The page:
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Patthey, Annika
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Salomonsson, A., Patthey, A., Reuterswärd, C., Jönsson, M., Botling, J., Brunnström, H., . . . Planck, M. (2018). A Nation-Wide Population-Based Mapping of Targetable Alterations in Smoking-Independent Lung Cancer. Journal of Thoracic Oncology, 13(10), S431-S432
Open this publication in new window or tab >>A Nation-Wide Population-Based Mapping of Targetable Alterations in Smoking-Independent Lung Cancer
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2018 (English)In: Journal of Thoracic Oncology, ISSN 1556-0864, E-ISSN 1556-1380, Vol. 13, no 10, p. S431-S432Article in journal, Meeting abstract (Other academic) Published
Abstract [en]

Background: Smoking is by far the most important cause of lung cancer. However, lung cancer among never-smokers is common and increasing [1]. A smoking-independent subgroup of lung adenocarcinoma with certain molecular and clinical features exists [2-3]. Therefore, as 1st project within the Swedish Molecular Initiative against Lung cancer (SMIL) we aim to characterize never-smoking lung cancer for etiological, diagnostic and therapeutic purposes.

Method: Through the Swedish National Lung Cancer Registry [1], we identified all individuals who underwent surgery for lung cancer in Sweden 2005-2014 and who were registered as never-smokers (n=540). At each study site (n=6), clinical data were reviewed by a thoracic oncologist/pulmonologist through patients' medical charts and archived tumor tissues were retrieved and reviewed by a thoracic pathologist. For subsequent studies, we extracted DNA and RNA (using the Qiagen AllPrep kit for FFPE tissue) and constructed tissue microarrays. As a first pre-planned analysis, we performed fusion gene mapping using an RNA-based NanoString nCounter Elements assay, as previously described [4].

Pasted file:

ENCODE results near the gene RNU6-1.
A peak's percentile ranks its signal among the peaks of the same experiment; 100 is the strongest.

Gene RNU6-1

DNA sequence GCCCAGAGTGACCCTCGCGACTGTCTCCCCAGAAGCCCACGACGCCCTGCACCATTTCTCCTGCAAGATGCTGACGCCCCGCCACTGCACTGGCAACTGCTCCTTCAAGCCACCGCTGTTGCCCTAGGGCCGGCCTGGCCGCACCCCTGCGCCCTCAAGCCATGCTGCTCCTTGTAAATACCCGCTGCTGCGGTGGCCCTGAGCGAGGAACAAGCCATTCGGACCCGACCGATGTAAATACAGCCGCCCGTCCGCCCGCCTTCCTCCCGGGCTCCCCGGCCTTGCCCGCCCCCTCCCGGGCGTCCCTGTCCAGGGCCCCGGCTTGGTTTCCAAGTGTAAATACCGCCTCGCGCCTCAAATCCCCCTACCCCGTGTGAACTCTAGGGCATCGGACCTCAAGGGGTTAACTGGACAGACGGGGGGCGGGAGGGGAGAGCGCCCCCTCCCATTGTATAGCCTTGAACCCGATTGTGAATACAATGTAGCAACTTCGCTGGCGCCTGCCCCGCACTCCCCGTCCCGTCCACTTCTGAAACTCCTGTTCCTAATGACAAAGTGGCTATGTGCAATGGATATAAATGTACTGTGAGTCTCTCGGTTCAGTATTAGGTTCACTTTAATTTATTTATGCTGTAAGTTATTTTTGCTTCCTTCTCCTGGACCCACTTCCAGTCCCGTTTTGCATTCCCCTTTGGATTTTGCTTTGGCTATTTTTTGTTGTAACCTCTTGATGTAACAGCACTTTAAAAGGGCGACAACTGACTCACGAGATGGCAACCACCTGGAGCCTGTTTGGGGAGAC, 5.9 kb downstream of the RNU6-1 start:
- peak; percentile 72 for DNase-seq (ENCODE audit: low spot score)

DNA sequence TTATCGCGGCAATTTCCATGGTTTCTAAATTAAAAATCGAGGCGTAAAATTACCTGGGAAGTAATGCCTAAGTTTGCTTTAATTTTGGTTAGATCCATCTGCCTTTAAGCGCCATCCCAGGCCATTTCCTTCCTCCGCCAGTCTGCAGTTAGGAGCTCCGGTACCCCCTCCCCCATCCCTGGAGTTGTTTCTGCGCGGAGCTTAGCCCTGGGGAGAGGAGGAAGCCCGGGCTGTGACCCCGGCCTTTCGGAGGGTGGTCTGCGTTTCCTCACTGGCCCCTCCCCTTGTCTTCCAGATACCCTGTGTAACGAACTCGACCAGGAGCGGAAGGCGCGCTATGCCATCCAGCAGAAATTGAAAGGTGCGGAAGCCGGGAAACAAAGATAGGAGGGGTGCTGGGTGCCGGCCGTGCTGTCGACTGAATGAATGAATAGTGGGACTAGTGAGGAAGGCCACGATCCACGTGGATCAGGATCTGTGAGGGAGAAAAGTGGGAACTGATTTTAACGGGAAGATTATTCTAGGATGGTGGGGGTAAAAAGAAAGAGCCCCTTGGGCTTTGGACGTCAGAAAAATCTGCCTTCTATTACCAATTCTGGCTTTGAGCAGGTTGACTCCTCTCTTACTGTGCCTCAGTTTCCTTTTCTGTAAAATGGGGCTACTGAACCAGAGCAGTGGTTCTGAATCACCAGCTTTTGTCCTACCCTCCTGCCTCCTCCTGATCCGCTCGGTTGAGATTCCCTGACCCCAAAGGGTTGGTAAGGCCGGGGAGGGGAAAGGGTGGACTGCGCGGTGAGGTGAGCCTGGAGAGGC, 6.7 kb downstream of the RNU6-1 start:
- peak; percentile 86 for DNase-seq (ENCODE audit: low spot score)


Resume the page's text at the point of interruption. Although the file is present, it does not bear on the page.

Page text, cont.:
Result: In the first 212 (out of 540) analyzed samples, we detected 17 fusions involving ALK, 8 involving RET, and 2 involving NRG1. In addition, MET exon 14 skipping was found in 17 samples. In total, these findings involved 21% of analyzed cases. Additional results from further studies on the cohort will be presented.

Conclusion: SMIL is an ongoing nation-wide molecular research collaboration on lung cancer where we currently collect one of the largest never-smoking lung tumor cohorts worldwide. From the first pre-planned analyses, we conclude that, in a population-based cohort of early stage lung cancer from never-smokers, druggable oncogenic fusions are frequent.

Place, publisher, year, edition, pages
Elsevier, 2018
population-based, never-smoker, gene fusion
National Category
Cancer and Oncology Respiratory Medicine and Allergy
urn:nbn:se:umu:diva-155249 (URN)10.1016/j.jtho.2018.08.497 (DOI)000454014501133 ()
Available from: 2019-01-14 Created: 2019-01-14 Last updated: 2019-03-18Bibliographically approved

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